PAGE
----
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Fri December 2, 2011
Samsung, HTC And Carrier IQ Face Suit Over Logging Software
Originally published on Fri December 2, 2011 1:02 pm
The first lawsuit has been filed against Samsung, HTC and Carrier IQ over software installed on millions of phones that can capture a wide range of data including key strokes.
As we've reported, there's been uproar about the software after a researcher discovered it secretly running on his phone in November. The software, the researcher said, was logging everything from the websites he visited to numbers he called. Yesterday Sen. Al Franken, a Democrat from Minnesota, sent a letter to Carrier IQ demanding answers about its software.
Today, a class-action suit was filed in the U.S. District Court for the Northern District of California by the law firm Hagens Berman, which represents a group of consumers.
"We believe that CIQ was intercepting and collecting private information from smartphone users that they had no right to monitor or record," Steve W. Berman, the attorney on the suit said in a statement. "Their actions, in concert with phone manufacturers and the various carriers, should raise the hackles of anyone concerned about privacy in the broadest terms."
Last night Carrier IQ released another statement in which it defends its software and denies claims that it is snooping on consumers. The statement read in part:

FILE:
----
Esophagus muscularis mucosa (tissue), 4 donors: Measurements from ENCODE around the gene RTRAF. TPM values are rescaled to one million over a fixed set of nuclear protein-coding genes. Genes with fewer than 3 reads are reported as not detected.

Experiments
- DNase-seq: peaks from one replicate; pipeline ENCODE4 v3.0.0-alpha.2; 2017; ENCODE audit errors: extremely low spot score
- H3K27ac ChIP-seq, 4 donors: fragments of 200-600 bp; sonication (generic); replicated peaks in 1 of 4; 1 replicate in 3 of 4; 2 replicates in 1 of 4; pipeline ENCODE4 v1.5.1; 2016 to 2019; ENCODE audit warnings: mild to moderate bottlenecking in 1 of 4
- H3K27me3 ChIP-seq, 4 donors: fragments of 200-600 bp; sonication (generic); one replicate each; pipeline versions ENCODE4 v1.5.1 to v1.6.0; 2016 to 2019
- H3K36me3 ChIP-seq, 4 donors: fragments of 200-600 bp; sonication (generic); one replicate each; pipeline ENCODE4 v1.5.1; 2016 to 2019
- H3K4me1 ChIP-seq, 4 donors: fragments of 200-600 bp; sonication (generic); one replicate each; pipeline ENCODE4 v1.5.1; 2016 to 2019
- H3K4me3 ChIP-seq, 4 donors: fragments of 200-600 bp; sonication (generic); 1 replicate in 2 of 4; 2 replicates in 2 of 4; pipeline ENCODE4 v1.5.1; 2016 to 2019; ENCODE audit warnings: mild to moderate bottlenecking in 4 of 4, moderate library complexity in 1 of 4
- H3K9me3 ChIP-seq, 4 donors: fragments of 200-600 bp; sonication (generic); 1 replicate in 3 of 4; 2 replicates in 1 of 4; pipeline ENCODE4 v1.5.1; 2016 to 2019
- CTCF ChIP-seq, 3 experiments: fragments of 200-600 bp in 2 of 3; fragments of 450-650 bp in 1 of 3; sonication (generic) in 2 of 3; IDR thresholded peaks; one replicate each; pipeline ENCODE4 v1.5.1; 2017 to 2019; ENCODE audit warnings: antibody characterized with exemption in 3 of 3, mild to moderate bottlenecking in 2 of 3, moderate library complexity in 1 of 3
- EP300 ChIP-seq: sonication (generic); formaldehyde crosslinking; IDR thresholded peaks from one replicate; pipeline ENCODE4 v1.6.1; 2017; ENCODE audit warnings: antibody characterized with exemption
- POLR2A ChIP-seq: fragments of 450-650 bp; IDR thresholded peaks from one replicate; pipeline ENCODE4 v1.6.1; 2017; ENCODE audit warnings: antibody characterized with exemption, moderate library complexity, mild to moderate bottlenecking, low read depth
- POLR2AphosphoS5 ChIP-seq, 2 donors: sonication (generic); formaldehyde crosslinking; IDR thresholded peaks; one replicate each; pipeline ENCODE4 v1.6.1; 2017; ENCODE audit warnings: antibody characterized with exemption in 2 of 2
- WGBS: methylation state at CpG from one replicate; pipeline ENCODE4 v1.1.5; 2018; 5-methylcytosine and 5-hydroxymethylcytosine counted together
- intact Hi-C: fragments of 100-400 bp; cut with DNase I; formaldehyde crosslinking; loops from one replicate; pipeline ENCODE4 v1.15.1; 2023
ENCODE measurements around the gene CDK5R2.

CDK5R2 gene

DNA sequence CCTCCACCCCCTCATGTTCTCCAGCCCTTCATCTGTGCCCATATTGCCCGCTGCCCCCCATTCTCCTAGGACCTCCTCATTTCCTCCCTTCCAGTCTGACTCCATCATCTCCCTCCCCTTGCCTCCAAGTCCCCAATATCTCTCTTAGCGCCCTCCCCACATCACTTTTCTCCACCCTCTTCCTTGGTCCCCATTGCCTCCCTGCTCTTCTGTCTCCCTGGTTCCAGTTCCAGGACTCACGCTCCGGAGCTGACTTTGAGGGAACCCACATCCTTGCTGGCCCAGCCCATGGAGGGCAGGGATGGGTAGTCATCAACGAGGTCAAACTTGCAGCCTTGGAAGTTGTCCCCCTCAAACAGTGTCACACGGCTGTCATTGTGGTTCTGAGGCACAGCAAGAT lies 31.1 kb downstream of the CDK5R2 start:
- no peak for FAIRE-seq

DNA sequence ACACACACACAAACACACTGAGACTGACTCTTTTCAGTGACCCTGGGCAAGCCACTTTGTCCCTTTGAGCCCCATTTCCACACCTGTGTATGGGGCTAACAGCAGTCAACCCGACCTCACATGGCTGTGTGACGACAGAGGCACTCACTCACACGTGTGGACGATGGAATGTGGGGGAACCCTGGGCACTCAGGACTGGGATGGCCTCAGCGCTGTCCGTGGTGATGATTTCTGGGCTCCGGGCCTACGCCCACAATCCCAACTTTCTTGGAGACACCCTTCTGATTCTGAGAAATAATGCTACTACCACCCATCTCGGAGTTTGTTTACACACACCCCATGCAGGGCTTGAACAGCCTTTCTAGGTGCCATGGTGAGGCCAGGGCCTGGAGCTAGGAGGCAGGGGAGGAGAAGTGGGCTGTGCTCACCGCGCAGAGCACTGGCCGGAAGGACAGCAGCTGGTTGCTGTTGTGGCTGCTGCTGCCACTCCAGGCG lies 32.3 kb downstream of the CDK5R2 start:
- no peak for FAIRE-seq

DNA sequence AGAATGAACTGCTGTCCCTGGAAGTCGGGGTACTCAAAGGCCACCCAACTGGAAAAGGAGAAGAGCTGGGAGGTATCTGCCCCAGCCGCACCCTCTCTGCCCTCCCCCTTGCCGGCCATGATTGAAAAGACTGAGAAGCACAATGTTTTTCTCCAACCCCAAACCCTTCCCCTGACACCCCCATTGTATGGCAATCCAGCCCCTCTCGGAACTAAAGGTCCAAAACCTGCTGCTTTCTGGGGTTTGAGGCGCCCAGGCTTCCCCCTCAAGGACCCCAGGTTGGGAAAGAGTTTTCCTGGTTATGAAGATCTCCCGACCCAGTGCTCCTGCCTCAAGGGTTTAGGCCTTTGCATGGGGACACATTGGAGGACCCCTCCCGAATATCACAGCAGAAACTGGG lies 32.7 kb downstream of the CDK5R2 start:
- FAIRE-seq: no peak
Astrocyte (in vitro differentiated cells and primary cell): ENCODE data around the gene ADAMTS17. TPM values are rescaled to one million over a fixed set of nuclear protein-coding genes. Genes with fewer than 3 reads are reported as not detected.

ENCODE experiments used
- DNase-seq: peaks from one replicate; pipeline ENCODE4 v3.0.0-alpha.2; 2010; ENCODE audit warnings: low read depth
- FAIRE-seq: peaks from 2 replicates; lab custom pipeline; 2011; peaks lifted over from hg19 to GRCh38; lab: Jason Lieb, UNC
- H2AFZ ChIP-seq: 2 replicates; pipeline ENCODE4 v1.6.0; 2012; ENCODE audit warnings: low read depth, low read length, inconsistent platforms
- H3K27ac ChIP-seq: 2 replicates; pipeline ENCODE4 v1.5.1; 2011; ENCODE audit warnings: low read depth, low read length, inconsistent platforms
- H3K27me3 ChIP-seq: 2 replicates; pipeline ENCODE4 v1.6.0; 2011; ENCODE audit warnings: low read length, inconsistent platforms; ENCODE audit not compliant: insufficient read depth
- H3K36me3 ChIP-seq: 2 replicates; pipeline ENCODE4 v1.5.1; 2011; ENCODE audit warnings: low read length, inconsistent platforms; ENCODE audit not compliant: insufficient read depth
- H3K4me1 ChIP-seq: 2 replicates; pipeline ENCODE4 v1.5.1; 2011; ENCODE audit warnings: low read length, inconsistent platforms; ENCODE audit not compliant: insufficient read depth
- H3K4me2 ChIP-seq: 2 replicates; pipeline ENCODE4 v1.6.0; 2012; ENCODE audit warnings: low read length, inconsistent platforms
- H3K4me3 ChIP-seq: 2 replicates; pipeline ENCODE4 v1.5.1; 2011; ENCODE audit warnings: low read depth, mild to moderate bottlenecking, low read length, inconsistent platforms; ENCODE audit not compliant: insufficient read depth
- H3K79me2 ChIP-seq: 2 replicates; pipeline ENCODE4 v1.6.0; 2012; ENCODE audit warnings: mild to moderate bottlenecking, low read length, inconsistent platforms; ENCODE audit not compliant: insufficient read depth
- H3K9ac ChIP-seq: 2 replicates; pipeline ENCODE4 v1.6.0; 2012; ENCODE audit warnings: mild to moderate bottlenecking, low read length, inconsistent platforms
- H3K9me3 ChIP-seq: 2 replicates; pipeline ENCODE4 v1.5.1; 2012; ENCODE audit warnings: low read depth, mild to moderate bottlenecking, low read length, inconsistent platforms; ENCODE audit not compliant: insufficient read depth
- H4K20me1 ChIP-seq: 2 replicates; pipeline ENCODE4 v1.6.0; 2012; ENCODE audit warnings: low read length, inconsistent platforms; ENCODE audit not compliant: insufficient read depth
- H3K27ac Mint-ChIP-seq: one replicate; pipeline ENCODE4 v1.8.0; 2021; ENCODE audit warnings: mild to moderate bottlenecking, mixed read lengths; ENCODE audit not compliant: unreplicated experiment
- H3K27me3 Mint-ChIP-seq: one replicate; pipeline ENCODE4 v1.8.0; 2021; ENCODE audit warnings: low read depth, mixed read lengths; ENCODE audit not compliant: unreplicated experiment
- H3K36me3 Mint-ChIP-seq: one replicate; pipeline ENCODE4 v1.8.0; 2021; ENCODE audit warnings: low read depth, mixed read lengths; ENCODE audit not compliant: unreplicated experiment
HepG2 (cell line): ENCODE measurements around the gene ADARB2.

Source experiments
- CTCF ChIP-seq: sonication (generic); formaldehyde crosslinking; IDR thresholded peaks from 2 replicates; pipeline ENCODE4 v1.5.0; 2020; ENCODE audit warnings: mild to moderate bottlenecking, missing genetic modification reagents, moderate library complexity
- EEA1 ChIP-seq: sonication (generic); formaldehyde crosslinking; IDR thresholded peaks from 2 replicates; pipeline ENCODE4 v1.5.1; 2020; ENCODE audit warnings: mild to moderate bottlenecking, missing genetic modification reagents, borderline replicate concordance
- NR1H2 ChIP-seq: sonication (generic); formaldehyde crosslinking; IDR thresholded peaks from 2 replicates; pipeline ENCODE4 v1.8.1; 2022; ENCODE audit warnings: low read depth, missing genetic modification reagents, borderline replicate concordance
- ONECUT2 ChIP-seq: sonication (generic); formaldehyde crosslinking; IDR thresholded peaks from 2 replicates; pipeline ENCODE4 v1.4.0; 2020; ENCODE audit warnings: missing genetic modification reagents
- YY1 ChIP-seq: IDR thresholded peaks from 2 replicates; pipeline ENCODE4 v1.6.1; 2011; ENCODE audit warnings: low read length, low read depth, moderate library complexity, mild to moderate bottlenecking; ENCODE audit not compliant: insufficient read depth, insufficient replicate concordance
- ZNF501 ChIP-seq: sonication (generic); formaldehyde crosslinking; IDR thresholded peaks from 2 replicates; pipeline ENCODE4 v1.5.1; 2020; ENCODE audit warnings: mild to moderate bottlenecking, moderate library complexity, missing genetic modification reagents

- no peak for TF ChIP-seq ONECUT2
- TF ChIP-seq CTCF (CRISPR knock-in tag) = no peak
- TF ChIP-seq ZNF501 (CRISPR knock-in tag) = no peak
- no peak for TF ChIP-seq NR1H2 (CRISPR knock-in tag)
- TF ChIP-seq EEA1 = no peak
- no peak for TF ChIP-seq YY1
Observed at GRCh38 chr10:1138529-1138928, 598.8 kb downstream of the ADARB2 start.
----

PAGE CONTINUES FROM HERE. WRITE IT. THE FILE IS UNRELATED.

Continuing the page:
"While a few individuals have identified that there is a great deal of information available to the Carrier IQ software inside the handset, our software does not record, store or transmit the contents of SMS messages, email, photographs, audio or video. For example, we understand whether an SMS was sent accurately, but do not record or transmit the content of the SMS. We know which applications are draining your battery, but do not capture the screen."
Another piece of news is that German regulators are asking questions from Apple about its use of Carrier IQ's software on iPhone devices. Bloomberg reports:
The Bavarian State Authority for Data Protection sent a letter to Apple today to request information about the software, Thomas Kranig, head of the office, said in an interview. Apple said yesterday that it will stop supporting Carrier IQ software.
"We read in the press about the privacy concerns the software may pose and decided to ask Apple about the details," Kranig said. "If Apple decided to cease the use, all the better."
An Apple spokesperson told Bloomberg that the company had discontinued its use of Carrier IQ on its latest phone and operating system and would clear it out of older phones in future releases.